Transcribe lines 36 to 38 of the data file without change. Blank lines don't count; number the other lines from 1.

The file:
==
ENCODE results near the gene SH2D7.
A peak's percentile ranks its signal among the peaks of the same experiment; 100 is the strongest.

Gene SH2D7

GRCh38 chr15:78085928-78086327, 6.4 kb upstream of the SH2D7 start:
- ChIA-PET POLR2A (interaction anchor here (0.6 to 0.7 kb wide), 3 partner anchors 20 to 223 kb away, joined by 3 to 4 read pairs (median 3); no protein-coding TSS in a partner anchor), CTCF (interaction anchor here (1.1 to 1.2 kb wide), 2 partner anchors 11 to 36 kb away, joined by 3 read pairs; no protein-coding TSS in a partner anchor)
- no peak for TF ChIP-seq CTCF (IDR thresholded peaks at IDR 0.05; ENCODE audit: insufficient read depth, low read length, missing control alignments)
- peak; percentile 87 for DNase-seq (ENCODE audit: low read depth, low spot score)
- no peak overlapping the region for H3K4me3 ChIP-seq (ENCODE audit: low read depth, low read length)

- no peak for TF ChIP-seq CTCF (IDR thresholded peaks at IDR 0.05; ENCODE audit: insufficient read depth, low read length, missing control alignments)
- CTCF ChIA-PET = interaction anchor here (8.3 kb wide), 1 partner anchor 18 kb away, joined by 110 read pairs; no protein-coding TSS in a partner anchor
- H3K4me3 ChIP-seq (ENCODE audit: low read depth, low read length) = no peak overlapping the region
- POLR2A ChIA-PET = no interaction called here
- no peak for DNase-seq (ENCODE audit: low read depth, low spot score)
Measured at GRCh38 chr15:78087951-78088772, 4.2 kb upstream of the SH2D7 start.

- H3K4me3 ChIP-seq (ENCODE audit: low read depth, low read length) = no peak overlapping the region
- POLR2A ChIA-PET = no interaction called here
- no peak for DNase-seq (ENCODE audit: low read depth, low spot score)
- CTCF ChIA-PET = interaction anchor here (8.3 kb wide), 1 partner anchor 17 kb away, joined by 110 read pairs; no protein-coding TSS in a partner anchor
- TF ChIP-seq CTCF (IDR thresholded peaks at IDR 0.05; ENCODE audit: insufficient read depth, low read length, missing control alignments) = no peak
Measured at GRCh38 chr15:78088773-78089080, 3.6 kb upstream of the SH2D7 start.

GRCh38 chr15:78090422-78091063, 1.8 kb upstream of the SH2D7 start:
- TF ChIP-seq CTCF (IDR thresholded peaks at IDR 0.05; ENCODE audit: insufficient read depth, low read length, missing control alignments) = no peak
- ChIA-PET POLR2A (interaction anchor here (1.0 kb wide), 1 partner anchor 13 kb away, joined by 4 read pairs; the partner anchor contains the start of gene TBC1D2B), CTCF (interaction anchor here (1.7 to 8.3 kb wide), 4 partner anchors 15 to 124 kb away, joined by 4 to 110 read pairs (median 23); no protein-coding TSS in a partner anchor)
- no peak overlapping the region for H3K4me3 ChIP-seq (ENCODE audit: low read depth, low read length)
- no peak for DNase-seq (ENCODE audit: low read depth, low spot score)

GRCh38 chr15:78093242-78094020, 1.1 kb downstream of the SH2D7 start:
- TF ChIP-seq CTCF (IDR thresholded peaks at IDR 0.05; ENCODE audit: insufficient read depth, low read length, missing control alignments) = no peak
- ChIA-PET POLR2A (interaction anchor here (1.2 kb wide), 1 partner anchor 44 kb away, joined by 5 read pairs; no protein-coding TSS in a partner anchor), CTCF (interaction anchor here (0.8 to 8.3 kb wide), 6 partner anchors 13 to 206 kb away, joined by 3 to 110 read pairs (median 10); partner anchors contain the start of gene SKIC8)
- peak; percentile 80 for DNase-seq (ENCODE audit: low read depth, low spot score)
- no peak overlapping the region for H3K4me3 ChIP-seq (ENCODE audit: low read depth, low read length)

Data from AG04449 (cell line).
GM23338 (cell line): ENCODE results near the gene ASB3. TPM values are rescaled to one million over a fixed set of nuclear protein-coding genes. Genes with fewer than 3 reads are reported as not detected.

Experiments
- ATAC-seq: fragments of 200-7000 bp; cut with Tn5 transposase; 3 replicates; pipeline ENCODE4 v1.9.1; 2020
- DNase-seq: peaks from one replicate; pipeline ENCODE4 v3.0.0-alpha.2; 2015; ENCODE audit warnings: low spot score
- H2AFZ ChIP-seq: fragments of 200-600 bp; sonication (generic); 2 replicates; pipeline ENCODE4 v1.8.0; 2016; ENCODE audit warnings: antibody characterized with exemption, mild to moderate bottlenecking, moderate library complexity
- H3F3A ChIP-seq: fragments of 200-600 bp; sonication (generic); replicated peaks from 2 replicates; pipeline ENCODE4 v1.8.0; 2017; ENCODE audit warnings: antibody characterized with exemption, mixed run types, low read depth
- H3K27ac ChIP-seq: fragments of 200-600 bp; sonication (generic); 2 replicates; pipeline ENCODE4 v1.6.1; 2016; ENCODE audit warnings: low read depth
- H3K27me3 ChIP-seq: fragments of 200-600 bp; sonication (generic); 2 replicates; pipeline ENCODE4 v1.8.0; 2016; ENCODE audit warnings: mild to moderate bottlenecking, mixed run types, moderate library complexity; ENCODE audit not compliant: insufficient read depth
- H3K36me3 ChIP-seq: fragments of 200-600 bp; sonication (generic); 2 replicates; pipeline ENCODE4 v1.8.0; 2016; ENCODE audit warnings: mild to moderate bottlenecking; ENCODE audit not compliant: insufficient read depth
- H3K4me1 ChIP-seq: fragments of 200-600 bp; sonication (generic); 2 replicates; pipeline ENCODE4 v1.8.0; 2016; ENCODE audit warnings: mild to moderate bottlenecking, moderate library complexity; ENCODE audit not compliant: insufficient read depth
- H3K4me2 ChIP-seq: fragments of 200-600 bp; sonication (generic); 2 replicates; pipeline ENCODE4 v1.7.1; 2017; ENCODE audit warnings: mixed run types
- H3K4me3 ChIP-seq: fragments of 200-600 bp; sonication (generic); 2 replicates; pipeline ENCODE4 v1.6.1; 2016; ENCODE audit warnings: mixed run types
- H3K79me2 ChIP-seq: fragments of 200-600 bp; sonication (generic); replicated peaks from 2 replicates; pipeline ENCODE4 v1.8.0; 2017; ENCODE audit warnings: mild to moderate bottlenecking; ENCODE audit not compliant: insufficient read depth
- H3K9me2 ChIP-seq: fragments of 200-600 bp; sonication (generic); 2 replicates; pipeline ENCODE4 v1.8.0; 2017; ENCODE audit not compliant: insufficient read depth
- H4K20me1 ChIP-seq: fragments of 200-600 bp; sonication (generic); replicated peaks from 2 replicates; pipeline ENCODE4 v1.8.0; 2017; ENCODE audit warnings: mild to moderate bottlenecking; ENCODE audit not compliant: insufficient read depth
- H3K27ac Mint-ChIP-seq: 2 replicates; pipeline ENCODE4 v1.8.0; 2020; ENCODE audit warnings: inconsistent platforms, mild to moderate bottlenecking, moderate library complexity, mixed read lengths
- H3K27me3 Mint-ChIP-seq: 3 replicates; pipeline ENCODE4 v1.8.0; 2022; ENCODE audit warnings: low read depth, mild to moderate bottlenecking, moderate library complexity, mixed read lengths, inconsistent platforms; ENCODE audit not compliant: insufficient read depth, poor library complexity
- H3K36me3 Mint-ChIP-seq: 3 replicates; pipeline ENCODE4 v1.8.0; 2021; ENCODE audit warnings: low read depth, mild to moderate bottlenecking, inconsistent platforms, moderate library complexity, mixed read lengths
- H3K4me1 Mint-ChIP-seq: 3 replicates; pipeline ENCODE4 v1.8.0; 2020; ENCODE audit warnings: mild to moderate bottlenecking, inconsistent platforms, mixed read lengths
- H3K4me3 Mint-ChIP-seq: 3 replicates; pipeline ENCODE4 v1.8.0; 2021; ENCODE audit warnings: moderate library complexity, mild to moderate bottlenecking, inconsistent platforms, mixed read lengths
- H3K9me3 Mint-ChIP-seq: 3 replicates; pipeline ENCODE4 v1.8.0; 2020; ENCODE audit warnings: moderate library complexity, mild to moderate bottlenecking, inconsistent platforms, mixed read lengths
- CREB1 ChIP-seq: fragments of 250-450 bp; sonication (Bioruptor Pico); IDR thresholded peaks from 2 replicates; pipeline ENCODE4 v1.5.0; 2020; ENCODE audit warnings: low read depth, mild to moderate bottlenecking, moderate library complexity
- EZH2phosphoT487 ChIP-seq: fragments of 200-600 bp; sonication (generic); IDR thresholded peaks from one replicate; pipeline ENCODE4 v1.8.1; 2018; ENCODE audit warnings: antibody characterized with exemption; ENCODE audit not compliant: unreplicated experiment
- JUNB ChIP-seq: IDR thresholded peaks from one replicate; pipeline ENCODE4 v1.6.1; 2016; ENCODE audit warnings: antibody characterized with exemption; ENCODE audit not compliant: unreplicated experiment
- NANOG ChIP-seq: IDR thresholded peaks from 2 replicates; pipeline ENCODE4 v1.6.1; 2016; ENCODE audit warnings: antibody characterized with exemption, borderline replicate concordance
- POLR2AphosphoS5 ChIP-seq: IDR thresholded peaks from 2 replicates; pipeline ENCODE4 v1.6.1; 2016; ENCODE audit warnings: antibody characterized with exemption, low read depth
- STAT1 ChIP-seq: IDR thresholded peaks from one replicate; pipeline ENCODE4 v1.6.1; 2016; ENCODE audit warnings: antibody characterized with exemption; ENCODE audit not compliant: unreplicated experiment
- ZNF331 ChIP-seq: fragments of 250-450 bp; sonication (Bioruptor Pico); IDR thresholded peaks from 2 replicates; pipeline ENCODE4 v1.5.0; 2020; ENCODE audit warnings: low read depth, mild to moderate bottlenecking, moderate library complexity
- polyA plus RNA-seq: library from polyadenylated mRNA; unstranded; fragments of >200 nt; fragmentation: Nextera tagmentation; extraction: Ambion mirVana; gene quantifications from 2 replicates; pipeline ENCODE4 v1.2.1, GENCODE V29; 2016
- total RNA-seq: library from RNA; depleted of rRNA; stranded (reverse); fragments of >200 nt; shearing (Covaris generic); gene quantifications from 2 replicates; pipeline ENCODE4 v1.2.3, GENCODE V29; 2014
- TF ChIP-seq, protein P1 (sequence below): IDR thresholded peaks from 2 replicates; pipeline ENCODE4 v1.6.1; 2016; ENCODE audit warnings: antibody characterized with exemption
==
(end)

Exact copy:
- H2AFZ ChIP-seq: fragments of 200-600 bp; sonication (generic); 2 replicates; pipeline ENCODE4 v1.8.0; 2016; ENCODE audit warnings: antibody characterized with exemption, mild to moderate bottlenecking, moderate library complexity
- H3F3A ChIP-seq: fragments of 200-600 bp; sonication (generic); replicated peaks from 2 replicates; pipeline ENCODE4 v1.8.0; 2017; ENCODE audit warnings: antibody characterized with exemption, mixed run types, low read depth
- H3K27ac ChIP-seq: fragments of 200-600 bp; sonication (generic); 2 replicates; pipeline ENCODE4 v1.6.1; 2016; ENCODE audit warnings: low read depth